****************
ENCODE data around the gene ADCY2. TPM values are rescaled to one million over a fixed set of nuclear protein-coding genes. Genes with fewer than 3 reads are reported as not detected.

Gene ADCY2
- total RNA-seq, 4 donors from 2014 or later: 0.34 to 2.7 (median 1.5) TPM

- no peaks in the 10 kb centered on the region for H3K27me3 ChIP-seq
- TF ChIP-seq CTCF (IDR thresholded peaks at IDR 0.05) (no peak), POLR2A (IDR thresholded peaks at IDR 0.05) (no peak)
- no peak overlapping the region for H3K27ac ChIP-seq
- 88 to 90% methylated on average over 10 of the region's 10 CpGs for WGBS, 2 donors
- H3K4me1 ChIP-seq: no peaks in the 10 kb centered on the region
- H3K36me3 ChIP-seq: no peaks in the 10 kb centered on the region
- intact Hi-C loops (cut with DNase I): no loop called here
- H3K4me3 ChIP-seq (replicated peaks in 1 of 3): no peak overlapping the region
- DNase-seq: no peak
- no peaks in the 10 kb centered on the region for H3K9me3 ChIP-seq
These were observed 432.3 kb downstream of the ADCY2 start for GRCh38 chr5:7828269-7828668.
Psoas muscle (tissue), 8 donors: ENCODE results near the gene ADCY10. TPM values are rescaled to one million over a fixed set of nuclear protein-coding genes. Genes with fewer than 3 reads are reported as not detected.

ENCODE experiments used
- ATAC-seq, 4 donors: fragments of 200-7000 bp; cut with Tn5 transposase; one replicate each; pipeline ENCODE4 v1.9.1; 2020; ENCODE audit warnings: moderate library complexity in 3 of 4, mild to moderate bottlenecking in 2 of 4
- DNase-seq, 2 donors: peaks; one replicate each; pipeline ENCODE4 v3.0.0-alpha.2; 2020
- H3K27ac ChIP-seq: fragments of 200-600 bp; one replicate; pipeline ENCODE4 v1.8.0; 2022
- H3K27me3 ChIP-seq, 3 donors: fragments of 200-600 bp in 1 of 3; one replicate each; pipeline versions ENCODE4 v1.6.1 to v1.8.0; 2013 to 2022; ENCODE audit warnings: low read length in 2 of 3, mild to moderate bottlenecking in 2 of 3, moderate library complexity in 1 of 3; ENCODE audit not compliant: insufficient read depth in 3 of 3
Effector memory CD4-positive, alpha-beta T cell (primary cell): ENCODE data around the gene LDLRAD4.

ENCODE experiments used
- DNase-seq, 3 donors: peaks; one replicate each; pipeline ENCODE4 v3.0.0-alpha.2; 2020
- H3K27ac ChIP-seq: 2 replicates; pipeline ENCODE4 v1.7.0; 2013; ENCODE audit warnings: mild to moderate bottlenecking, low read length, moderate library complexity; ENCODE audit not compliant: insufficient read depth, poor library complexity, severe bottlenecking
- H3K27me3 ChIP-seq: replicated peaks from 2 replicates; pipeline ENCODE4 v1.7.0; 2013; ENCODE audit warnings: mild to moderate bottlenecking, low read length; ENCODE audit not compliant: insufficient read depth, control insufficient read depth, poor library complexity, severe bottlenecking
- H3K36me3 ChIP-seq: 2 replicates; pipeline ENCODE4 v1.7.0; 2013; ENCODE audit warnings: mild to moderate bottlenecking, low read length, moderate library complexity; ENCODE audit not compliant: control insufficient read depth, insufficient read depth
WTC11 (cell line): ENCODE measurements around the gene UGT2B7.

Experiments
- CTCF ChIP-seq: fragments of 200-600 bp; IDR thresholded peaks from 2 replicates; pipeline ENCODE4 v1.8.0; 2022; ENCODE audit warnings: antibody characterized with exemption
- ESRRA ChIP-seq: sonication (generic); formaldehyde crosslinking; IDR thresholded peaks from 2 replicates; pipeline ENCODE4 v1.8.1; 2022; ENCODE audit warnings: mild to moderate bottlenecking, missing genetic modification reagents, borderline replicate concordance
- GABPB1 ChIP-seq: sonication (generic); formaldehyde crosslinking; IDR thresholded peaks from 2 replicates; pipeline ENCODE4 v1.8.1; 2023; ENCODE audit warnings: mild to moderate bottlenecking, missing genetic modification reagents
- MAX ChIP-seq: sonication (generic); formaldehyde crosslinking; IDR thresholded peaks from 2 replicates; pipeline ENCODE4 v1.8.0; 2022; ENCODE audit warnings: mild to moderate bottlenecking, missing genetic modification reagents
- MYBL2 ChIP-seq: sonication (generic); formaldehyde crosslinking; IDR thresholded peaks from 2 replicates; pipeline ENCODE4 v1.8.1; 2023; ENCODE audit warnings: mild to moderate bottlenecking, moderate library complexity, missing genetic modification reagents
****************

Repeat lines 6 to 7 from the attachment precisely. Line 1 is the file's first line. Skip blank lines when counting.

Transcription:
- no peak overlapping the region for H3K27ac ChIP-seq
- 88 to 90% methylated on average over 10 of the region's 10 CpGs for WGBS, 2 donors